Human skin, like all other organs, undergoes alterations as a consequence of aging. Reduced function of aged skin is largely caused by irreversible destruction of fibrillar collagen, the major structural protein in skin connective tissue (dermis). As the US population ages, morbidity from loss of collagen decline of skin connective tissue function is becoming an increasing public health concern. The long-term objective of this grant application is to understand molecular mechanisms that are responsible for degradation of fibrillar collagen during aging, and thereby develop preventative and therapeutic remedies to improve the health of aged human skin. We have found that matrix metalloproteinase-1 (MMP-1), the enzyme responsible for initiating cleavage of fibrillar collagen is significantly elevated in aged (>80 years old), compared to young (18-29 years old) human skin dermal fibroblasts in vivo. Overproduction of MMP-1 by dermal fibroblasts causes fragmentation and disorganization of collagen fibrils. This loss of structural integrity of collagen fibrils is a critical factor in the age-related functional impairment of human skin connective tissue. The specific focus of this grant application is to investigate molecular mechanisms that cause this age-dependent MMP-1 overexpression in human skin connective tissue. Based on our preliminary data obtained by direct measurements of young and aged human skin, we hypothesize that elevated MMP-1 levels in aged connective tissue results from the interdependent actions of four MMP-1 regulators: 1) transcription factor AP-1, 2) alpha2beta1 integrin, 3) transforming growth factor-beta1, and 4) reactive oxygen species. These four factors are coordinately regulated through mechanical tension exerted on dermal fibroblasts by its physical interactions with the collagenous extracellular matrix of skin connective tissue, in which they reside. MMP-1-mediated collagen fibril fragmentation results in weakened mechanical tension within dermal fibroblasts. This weakened mechanical tension promotes further expression of MMP-1, and thereby sets in motion a positive feedback pathway of skin connective tissue destruction.
Our specific aims are designed to test this working model, using two experimental approaches;1) direct measurements of relevant transcripts, proteins, and enzyme activities in small samples of human skin from individuals of different age groups, and 2) molecular analysis of MMP-1 regulation in a three dimensional collagen lattice fibroblast culture model, which recapitulates the salient features of MMP-1 overexpression observed in aged human skin connective tissue in vivo. By using these two experimental approaches in a systematic integrated manner, we will investigate the aging process directly in human's largest organ, skin. Given that connective tissue biology is similar throughout the body, our results will likely be directly applicable to many organ systems, including lung, bone, joints, and heart. In addition to testing our hypothesis regarding the mechanism of age-dependent regulation of MMP-1, our proposed studies will provide direct quantitative measures that address the question of """"""""when does aging begin?"""""""", as it pertains to human skin connective tissue.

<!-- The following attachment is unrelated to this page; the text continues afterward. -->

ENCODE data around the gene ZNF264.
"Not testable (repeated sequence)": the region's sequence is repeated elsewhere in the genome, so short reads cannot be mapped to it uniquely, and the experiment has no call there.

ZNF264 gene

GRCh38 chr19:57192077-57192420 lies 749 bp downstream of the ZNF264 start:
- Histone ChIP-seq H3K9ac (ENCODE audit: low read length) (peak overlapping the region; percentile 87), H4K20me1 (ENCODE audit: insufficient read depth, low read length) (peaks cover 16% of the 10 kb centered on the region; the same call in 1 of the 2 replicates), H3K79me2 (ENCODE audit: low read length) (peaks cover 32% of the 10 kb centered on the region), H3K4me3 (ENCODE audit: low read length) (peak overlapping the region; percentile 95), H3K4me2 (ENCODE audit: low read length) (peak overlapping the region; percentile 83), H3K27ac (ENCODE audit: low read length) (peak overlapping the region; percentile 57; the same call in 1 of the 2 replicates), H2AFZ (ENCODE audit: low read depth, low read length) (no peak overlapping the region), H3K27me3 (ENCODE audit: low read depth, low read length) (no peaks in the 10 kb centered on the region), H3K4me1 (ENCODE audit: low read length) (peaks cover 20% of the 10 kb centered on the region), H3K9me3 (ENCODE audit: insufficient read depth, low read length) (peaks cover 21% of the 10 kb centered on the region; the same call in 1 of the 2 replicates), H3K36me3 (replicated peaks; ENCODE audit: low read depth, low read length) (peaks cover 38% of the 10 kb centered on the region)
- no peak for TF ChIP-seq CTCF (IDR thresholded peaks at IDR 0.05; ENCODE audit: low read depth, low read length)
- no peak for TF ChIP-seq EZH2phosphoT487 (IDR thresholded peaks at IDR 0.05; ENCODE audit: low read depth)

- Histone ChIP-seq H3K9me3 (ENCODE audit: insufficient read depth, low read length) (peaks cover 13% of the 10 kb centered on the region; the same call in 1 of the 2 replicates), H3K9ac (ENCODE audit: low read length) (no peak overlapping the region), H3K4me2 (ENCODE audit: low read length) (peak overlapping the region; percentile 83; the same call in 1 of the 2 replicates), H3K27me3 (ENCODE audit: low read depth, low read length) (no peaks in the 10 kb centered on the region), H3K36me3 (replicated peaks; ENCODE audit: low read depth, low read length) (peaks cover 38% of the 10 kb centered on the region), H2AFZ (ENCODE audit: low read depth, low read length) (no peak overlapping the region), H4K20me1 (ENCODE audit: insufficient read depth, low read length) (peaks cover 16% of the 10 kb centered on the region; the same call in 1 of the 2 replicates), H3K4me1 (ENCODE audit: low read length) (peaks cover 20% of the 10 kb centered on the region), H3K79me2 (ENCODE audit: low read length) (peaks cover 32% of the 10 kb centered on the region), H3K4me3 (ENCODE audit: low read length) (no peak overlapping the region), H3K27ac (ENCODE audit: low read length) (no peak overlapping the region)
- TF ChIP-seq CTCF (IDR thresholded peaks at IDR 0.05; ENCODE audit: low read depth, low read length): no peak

National Institute of Health (NIH)
National Institute on Aging (NIA)
Research Project (R01)
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Aging Systems and Geriatrics Study Section (ASG)
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Williams, John
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University of Michigan Ann Arbor
Schools of Medicine
Ann Arbor
United States
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Fisher, Gary J; Shao, Yuan; He, Tianyuan et al. (2016) Reduction of fibroblast size/mechanical force down-regulates TGF-? type II receptor: implications for human skin aging. Aging Cell 15:67-76
Quan, Taihao; Fisher, Gary J (2015) Role of Age-Associated Alterations of the Dermal Extracellular Matrix Microenvironment in Human Skin Aging: A Mini-Review. Gerontology 61:427-34
Quan, Taihao; Johnston, Andrew; Gudjonsson, Johann E et al. (2015) CYR61/CCN1: A Novel Mediator of Epidermal Hyperplasia and Inflammation in Psoriasis? J Invest Dermatol 135:2562-2564
Xia, Wei; Quan, Taihao; Hammerberg, Craig et al. (2015) A mouse model of skin aging: fragmentation of dermal collagen fibrils and reduced fibroblast spreading due to expression of human matrix metalloproteinase-1. J Dermatol Sci 78:79-82
Wang, Frank; Smith, Noah R; Tran, Bao Anh Patrick et al. (2014) Dermal damage promoted by repeated low-level UV-A1 exposure despite tanning response in human skin. JAMA Dermatol 150:401-6
Qin, Zhaoping; Voorhees, John J; Fisher, Gary J et al. (2014) Age-associated reduction of cellular spreading/mechanical force up-regulates matrix metalloproteinase-1 expression and collagen fibril fragmentation via c-Jun/AP-1 in human dermal fibroblasts. Aging Cell 13:1028-37
Quan, Taihao; Little, Emily; Quan, Hehui et al. (2013) Elevated matrix metalloproteinases and collagen fragmentation in photodamaged human skin: impact of altered extracellular matrix microenvironment on dermal fibroblast function. J Invest Dermatol 133:1362-6
Xia, Wei; Hammerberg, Craig; Li, Yong et al. (2013) Expression of catalytically active matrix metalloproteinase-1 in dermal fibroblasts induces collagen fragmentation and functional alterations that resemble aged human skin. Aging Cell 12:661-71
Qin, Zhaoping; Fisher, Gary J; Quan, Taihao (2013) Cysteine-rich protein 61 (CCN1) domain-specific stimulation of matrix metalloproteinase-1 expression through ?V?3 integrin in human skin fibroblasts. J Biol Chem 288:12386-94
Fang, Ming; Goldstein, Elizabeth L; Turner, A Simon et al. (2012) Type I collagen D-spacing in fibril bundles of dermis, tendon, and bone: bridging between nano- and micro-level tissue hierarchy. ACS Nano 6:9503-14

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